By: Annette Brinckerhoff
On Sunday, June 7th, Turkey’s electorate will vote in a new parliament. Amid turmoil in the region, this is a particularly important set of elections. In addition, plays are being made to arrange for referendum to pass which would increase the presidential powers in the constitution.
The Justice and Development Part (AKP), the Islamist-rooted conservative party to which both the president and prime minister belong, will be in line to regain rule of parliament again. The party’s hold on power has long been supported by the international and domestic community for Erdogan’s efforts in integrating Islam into a liberal democratic and economic system. The party will need at least 330 votes to maintain the majority necessary to pass a political referendum which would consolidate the presidential power, further elevating the AKP’s power. However, a recent history of crushing dissent, intolerance for the Kurdish minority, and increasing fundamentalist rhetoric has left many challenging this reign of power.
Hoping to take advantage of this is the People’s Democratic Party (HDP). A political party with close historical ties to the PKK, an armed Kurdish faction who’s 30 year conflict with Turkish security forces have lead to over 40,000 deaths. As the Kurds combat the Islamic Caliphate and Erdogan list of shady behaviors grows, for the first time since taking power the tides seem to be shifting away from an AKP majority win.
The Turkish constitution states that in order for candidates to take their seat in parliament, their party most win at least 10% of the vote. If the party doesn’t get 10% of the votes, none of their candidates actually receive their seats. For the first time, the HDP has decided to run their candidates under the HD Party, instead of as independents, in an effort to solidify their position as a threat to the AKP. Running on minority rights, the HDP has seen a significant rise in support as Erdogan relies on more fundamentalist rhetoric to maintain his conservative supporters. If the HDP were able to gain 10% of the votes, they would secure enough seats in the parliament to prevent a referendum consolidating presidential powers from passing into law.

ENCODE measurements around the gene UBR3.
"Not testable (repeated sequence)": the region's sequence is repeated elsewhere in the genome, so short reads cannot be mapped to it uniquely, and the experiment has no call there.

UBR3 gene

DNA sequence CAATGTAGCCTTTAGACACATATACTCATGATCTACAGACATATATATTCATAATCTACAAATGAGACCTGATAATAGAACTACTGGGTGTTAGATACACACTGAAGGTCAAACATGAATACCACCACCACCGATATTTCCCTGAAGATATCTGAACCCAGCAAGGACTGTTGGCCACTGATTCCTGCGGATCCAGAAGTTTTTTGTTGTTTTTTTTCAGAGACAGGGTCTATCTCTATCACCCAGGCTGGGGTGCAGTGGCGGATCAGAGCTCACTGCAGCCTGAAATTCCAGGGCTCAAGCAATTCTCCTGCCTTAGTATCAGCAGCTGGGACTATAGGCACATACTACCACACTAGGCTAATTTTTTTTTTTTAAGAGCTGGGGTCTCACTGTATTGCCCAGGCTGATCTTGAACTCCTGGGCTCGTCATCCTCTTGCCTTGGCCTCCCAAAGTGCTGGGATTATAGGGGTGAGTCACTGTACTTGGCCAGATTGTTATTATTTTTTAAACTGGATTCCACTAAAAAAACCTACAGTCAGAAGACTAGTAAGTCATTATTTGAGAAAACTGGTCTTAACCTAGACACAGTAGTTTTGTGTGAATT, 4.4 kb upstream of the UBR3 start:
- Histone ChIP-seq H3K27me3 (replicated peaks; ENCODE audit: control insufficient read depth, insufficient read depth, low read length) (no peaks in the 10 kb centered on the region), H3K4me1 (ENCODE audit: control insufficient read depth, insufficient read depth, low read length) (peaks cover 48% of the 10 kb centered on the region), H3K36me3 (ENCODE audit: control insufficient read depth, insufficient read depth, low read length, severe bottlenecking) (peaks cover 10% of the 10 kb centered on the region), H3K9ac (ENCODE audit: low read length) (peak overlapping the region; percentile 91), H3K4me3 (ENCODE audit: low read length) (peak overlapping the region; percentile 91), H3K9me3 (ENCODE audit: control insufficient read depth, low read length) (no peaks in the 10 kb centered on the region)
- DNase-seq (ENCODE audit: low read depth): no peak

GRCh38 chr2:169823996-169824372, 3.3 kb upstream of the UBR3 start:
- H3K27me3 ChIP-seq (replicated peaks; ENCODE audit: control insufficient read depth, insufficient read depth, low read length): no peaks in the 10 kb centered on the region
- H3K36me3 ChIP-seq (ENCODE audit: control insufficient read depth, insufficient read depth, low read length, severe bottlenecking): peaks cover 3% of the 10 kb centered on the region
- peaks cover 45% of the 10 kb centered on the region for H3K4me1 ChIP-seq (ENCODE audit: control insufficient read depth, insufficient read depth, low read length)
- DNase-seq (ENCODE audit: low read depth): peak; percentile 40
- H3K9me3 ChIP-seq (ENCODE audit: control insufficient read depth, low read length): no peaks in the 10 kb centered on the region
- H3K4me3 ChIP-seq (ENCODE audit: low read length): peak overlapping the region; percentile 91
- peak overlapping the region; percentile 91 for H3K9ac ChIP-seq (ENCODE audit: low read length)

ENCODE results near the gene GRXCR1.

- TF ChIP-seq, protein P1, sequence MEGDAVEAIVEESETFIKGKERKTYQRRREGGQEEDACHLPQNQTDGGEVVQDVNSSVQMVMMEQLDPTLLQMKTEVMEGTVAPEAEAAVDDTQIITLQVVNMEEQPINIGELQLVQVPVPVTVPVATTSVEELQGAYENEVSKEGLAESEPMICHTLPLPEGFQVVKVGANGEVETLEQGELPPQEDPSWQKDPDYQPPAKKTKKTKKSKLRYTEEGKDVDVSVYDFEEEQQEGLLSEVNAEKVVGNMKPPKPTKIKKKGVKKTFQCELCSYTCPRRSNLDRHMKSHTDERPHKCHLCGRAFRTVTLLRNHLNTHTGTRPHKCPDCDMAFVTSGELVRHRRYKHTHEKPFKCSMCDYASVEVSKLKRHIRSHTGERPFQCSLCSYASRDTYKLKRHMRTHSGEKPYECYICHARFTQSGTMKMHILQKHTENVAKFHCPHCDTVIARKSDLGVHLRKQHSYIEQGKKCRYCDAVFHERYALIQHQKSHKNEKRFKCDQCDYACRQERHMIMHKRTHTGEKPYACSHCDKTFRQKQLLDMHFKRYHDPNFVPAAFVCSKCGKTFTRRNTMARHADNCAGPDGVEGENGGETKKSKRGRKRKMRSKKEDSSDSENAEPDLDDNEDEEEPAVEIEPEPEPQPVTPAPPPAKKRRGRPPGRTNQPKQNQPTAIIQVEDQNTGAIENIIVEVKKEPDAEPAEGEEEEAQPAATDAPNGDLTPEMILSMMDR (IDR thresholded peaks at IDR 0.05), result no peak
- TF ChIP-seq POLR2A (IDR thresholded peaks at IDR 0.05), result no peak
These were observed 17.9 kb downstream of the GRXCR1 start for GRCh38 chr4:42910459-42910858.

According to polls, the most pressing issue is the economy. Turkey has been a poster child for emerging markets. Since taking power 13 years ago, the economy has grown by 68% under the AKP. Having tremendous success with a growing market allowed the party to gain its powerful political position. However, in the last few years growth has slowed, and unemployment rose to 10%, shaking their position.
In the past couple of years Erdogan’s political rhetoric has been turning more conservative. Traditionally, a candidate who supported peace efforts with the countries Kurds, spoke up for minorities, and encourages EU membership, Erdogan has turned further away from this progressive agenda. The last few years have proven instead to be detrimental for the media’s autonomy, women’s and worker’s rights, and deepening Islamization.
This can clearly be seen in one of the most recent scandals where a reporter for Cumhuriyet daily released images of Turkish military illegally smuggling arms to jihadi’s in Syria. This evidence comes after many months of accusations and was quickly followed by images allegedly showing Turkish intelligence smuggling jihadis into Syria. This assistance to ISIS has been strongly condemned by the international community and denied by Erdogan. In response to the published images the President said, “This slander and illegitimate operation against the MIT are, in a way, an act of espionage. This newspaper is involved in this espionage activity, too. I suppose the person who wrote this as an exclusive report will pay a heavy price for this.” These remarks, which can only be taken as a blatant threat towards civilian members of a media outlet sparked significant international outcry and pushed Erdogan to seek judicial recourse by suing and demanding a life sentence for the journalist responsible.
This is only one example in a long list of constitutional abuses Erdogan has committed. Were the presidential powers allowed to be expanded as the AKP plans to do, we can only expect the list to grow with even less accountability and oversight. The future of Turkey is key. Turkey’s legacy is that of a successful clash of civilizations between East and West, and which has served as a model for democracy in a highly unstable region.
Photo credit: Reuters